The Nepal government is notorious for keeping white elephants which incur large ownership costs but do not generate revenue. Unfortunately, the government seems unable to form any idea how and when the country will start getting returns out of them. Unfortunately, the government doesn’t seem to have any idea how and when these assets will become profitable.
During the Panchayat era, these assets were in the form of public enterprises (PEs). While some were sold off to private parties or shut down after the political change of 1990, some of these PEs still exist today under an undefined socialist ideology. They continue to consume the country's scarce resources and taxpayers' money. In recent years, the Nepal government has added new types of costly assets to its portfolio in the form of large infrastructure projects. Examples include the Gautam Buddha International Airport in Bhairahawa, the Pokhara International Airport, and the Chobhar Dry Port. The construction of all these projects has been completed, and the repayment on foreign loans for these projects has already begun or is set to begin in a couple of months. However, it is uncertain when, if ever, these projects will start generating revenue. There is no clear indication of when these airports will begin to attract international airlines.
There are a significant number of costly infrastructure projects, such as the Melamchi Water Supply Project and the Kathmandu Terai Fast Track Road Project, that have been consuming scarce national resources and adding to the country's debt burden due to delays in their construction. While these projects may generate revenue once completed, the completion dates are indefinite. The Melamchi project, which was started well before 2000, is still ongoing and plagued by corruption. The 73-km Fast Track was started in 2018 with an initial completion date of 2021, but it has now been pushed back to 2024. However, it is likely that this deadline will also be missed, given the current progress of the project. The Chobhar Dry Port is dependent on the completion of the Fast Track.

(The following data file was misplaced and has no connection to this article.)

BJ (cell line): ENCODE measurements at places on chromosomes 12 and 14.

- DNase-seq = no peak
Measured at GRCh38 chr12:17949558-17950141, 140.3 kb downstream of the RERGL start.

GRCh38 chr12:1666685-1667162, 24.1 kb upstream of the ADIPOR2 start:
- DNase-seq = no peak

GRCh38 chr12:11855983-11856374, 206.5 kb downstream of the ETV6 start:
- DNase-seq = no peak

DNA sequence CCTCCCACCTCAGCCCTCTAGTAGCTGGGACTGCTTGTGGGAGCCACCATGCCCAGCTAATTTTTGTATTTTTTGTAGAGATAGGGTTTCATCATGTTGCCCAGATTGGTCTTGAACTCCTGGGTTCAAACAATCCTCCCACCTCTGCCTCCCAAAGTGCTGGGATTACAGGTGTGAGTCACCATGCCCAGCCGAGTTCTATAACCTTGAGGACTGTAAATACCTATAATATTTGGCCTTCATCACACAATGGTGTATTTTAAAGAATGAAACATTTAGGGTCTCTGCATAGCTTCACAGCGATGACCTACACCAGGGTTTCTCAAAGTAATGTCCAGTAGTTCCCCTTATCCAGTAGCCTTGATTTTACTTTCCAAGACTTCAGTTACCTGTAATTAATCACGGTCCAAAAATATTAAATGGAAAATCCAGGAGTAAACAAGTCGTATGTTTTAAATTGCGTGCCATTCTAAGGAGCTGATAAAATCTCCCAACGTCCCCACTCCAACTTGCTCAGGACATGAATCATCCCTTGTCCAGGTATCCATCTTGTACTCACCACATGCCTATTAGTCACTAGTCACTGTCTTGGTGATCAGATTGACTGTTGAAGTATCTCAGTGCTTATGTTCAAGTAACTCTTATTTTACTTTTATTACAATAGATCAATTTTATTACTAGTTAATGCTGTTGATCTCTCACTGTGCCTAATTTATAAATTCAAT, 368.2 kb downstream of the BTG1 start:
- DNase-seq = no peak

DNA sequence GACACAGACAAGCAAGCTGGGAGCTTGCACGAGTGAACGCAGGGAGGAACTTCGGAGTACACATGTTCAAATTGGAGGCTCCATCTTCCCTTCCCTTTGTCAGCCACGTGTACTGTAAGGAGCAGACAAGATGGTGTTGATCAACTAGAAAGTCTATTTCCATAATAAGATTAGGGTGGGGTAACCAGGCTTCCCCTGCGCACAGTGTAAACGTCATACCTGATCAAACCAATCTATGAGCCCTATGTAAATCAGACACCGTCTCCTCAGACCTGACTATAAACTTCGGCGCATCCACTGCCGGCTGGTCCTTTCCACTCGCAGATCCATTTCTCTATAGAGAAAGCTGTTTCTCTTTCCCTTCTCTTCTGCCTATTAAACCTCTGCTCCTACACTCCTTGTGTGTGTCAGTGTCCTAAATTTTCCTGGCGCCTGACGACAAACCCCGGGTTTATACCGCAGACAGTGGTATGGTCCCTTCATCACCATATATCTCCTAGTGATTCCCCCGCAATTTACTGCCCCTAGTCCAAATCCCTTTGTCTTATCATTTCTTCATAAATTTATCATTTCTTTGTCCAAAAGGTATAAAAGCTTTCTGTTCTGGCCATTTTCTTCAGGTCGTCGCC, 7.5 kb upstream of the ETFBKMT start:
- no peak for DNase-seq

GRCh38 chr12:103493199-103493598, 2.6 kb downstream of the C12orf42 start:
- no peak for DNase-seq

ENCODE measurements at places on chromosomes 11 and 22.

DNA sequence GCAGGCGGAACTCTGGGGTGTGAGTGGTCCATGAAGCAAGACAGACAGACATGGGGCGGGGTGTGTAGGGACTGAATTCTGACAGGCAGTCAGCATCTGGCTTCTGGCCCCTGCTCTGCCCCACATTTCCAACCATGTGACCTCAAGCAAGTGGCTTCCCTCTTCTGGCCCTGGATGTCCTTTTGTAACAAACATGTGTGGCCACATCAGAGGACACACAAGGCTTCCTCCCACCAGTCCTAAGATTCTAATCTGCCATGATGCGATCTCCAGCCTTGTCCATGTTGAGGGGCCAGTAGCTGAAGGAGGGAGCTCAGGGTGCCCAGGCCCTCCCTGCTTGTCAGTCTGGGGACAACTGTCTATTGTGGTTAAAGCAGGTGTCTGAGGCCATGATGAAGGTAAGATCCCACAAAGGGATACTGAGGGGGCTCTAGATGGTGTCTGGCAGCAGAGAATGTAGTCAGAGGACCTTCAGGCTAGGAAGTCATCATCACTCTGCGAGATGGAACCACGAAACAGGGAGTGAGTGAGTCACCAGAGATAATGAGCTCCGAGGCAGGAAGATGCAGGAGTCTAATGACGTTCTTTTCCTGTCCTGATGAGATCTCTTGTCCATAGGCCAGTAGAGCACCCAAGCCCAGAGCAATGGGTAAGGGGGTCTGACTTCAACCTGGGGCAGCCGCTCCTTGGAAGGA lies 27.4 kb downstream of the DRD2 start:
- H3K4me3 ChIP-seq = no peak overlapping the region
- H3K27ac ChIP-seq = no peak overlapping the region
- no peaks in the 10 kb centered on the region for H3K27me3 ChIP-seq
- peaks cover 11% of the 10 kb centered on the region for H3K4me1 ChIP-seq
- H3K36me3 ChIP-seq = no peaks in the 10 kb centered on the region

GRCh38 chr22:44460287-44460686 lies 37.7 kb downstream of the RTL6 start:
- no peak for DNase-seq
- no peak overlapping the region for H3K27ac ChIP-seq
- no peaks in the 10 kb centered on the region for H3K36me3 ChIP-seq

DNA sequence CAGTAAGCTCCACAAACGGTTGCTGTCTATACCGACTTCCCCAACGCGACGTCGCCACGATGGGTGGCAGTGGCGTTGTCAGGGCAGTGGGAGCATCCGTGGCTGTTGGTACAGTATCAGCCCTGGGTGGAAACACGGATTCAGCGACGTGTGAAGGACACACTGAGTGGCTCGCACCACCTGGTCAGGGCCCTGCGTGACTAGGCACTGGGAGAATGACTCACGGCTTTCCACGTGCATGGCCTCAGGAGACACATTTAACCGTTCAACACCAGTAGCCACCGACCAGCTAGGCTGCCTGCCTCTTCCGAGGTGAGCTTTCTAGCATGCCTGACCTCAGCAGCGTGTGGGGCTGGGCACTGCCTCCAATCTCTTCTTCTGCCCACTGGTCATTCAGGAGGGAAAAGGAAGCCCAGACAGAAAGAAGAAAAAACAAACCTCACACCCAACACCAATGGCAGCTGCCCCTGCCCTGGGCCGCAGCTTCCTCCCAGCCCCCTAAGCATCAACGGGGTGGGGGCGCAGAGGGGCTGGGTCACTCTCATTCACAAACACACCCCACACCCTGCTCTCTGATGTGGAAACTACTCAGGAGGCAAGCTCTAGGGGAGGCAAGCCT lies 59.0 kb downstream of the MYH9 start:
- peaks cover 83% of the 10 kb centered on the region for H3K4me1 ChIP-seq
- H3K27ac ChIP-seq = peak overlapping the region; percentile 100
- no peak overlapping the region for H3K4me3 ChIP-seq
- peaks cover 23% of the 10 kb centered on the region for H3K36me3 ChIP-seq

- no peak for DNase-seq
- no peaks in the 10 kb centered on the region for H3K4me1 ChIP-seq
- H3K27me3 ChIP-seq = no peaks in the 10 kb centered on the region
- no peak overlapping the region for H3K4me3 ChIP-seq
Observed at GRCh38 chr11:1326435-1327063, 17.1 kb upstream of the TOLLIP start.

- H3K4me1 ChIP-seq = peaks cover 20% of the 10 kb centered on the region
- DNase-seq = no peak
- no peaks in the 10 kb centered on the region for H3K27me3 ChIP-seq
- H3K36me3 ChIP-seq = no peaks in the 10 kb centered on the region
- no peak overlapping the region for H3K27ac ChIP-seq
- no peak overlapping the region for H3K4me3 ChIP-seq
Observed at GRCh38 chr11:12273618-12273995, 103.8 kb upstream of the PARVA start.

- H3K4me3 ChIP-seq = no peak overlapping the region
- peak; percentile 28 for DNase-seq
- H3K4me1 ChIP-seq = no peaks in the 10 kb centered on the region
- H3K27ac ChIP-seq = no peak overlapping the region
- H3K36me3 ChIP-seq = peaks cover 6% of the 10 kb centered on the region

Another notable project that is facing similar delays is the Sikta Irrigation Project. It was conceived in the early 1980s and work began in early 2000. However, progress on this corruption-plagued project has been minimal. Despite claims that it is over 60% complete, farmers are not receiving water to irrigate their lands. Another white elephant worth mentioning is the railway project. Despite a train service currently operating between Jaynagar (India) and Kurtha (Nepal), and plans to extend it to Bardibas, the project is facing operational challenges and consuming significant resources. Another project, the Bheri Babai Diversion Multipurpose Project, is also facing uncertainty in completion, despite an expected completion date of 2023.
Being added to this list of white elephants are the Nijgadh International Airport and Budhi Gandaki Multipurpose Hydropower Project. A significant amount of money has already been spent on the airport project, but its construction is still uncertain. Additionally, a lot of money has been collected as a tax from the sale of petroleum for the hydropower project, but it remains unused, raising concerns that it may have been used for other purposes, such as financing the government's operating costs.
Big infrastructure projects are essential for the country's development and should be undertaken for two reasons. First, during the construction phase, they create a lot of employment opportunities and stimulate other economic activities. Second, once completed, they generate revenue over a long period of time, which can more than compensate for the financial cost incurred. However, the prolonged delays in the completion of these projects and the inability to generate revenue from them after completion can have serious negative consequences for the country.